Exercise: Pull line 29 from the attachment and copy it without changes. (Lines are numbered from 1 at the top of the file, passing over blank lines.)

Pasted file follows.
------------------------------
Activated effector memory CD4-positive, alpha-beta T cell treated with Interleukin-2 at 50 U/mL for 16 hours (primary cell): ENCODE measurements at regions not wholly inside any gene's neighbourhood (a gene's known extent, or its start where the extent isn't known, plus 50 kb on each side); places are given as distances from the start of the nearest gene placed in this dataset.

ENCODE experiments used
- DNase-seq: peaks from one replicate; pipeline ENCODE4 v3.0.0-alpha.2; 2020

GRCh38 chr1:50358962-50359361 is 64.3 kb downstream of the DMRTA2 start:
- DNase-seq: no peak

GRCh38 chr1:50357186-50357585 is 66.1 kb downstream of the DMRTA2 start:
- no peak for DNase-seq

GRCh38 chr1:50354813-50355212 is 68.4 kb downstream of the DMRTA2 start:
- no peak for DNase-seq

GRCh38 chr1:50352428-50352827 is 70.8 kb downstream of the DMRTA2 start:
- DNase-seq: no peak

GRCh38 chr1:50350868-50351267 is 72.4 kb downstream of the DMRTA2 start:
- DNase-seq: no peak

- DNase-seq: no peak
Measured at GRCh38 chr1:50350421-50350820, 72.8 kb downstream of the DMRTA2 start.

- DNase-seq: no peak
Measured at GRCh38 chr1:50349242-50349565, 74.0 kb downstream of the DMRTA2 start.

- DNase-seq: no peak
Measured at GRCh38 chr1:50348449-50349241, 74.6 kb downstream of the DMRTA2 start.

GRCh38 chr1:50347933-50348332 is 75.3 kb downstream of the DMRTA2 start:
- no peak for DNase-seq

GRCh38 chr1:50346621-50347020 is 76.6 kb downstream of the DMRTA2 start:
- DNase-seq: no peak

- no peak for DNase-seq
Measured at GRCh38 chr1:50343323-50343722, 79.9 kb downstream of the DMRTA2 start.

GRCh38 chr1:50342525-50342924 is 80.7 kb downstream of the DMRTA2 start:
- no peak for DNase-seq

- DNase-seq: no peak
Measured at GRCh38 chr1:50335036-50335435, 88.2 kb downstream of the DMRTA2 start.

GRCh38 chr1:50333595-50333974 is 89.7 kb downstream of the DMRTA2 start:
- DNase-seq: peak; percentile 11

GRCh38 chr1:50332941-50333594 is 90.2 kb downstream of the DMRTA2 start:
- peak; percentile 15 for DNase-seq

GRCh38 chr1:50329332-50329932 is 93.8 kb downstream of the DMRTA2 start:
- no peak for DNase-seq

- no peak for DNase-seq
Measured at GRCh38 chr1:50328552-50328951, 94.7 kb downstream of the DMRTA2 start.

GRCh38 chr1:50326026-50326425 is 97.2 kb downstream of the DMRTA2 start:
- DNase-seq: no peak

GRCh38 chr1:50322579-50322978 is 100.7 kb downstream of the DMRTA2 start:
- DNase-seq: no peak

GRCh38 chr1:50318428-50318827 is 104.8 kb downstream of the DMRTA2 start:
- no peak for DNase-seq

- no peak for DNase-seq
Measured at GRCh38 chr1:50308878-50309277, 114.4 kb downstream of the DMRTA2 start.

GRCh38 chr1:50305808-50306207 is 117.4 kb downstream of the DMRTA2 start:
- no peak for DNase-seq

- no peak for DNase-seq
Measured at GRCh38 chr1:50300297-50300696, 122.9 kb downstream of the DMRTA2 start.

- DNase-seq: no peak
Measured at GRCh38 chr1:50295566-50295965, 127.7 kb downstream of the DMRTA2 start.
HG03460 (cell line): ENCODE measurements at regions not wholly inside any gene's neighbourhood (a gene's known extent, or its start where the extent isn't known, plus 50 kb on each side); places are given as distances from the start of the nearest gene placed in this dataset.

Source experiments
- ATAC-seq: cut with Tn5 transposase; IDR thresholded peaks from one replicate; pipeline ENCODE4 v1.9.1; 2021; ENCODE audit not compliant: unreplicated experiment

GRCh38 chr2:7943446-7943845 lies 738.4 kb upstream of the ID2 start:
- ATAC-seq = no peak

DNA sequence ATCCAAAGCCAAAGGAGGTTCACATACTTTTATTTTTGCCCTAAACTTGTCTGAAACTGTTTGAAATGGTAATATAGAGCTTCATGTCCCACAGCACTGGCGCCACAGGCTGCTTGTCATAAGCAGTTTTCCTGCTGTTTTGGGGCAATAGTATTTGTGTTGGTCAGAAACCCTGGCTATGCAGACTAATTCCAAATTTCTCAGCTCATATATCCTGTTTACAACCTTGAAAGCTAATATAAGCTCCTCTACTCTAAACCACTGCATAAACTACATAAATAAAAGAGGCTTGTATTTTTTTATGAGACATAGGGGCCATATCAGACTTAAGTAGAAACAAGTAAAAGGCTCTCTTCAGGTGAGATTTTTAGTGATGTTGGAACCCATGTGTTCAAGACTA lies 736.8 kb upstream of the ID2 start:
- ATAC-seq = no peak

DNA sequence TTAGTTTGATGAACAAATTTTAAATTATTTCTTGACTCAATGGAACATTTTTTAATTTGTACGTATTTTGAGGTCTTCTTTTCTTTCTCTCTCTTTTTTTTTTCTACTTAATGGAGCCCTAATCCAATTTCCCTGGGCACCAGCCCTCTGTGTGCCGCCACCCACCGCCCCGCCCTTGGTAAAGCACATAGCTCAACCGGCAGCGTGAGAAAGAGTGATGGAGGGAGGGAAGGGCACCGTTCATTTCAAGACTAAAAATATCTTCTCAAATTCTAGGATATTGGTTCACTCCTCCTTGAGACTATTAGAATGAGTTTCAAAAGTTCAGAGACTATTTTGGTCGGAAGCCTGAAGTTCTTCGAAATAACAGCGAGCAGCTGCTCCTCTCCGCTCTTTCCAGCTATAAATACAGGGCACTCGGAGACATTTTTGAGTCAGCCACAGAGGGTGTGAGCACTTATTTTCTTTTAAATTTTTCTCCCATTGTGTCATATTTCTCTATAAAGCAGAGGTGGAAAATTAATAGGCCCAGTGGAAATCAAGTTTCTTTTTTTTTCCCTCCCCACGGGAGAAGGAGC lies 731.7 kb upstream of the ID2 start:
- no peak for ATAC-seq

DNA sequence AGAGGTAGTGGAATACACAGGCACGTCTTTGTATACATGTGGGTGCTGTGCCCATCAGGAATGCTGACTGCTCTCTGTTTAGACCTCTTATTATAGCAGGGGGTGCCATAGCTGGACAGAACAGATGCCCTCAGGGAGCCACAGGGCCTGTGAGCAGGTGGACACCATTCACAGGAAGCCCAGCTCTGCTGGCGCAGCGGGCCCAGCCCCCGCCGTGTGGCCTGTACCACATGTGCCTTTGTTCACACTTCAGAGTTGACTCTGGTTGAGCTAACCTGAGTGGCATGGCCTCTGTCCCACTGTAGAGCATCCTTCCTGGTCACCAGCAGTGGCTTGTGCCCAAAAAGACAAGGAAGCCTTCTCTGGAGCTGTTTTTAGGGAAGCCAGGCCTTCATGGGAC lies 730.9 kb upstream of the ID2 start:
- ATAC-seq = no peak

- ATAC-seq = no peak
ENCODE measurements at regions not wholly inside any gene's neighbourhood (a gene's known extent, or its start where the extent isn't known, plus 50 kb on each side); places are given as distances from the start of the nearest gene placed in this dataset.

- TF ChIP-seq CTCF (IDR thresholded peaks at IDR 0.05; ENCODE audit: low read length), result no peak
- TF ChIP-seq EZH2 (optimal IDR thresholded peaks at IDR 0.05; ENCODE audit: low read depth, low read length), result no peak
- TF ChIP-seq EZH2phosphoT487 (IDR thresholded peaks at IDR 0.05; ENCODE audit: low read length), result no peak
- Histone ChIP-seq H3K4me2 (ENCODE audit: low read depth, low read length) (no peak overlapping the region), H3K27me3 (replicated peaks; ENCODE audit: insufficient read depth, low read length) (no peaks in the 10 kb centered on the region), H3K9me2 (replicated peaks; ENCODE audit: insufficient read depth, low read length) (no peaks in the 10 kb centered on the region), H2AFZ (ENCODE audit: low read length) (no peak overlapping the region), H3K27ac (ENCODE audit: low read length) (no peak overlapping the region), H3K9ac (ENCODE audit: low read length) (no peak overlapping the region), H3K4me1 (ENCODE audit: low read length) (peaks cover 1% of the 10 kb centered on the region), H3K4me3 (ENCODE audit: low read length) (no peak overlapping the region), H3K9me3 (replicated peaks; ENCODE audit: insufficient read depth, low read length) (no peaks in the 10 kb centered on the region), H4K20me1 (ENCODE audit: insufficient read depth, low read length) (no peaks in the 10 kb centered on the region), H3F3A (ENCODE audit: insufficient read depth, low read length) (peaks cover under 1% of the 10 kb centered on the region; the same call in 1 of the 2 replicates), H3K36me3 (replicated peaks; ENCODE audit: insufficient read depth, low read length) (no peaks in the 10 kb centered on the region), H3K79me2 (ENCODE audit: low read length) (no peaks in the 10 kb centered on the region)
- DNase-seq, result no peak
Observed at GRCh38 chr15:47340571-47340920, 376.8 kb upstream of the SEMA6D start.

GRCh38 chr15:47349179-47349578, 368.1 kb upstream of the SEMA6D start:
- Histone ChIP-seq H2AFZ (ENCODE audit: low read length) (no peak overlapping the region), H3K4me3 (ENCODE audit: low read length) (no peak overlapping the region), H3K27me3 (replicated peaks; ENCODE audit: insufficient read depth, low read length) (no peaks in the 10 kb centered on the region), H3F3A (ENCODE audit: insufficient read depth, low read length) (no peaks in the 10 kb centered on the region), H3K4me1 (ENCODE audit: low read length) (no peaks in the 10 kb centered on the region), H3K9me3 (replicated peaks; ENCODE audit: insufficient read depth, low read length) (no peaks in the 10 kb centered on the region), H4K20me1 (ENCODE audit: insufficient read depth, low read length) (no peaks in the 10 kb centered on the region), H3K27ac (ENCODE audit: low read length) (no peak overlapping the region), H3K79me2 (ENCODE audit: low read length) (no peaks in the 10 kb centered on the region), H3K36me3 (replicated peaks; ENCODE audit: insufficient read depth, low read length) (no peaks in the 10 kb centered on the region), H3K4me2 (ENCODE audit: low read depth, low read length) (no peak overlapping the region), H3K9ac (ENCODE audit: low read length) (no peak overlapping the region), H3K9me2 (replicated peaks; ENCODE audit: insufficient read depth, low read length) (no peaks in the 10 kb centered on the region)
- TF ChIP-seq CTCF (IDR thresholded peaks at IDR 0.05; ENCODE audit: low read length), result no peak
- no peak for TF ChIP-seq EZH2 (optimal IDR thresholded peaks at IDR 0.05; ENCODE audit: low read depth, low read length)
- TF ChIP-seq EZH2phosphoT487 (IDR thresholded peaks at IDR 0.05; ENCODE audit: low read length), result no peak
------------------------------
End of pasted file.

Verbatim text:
Measured at GRCh38 chr1:50335036-50335435, 88.2 kb downstream of the DMRTA2 start.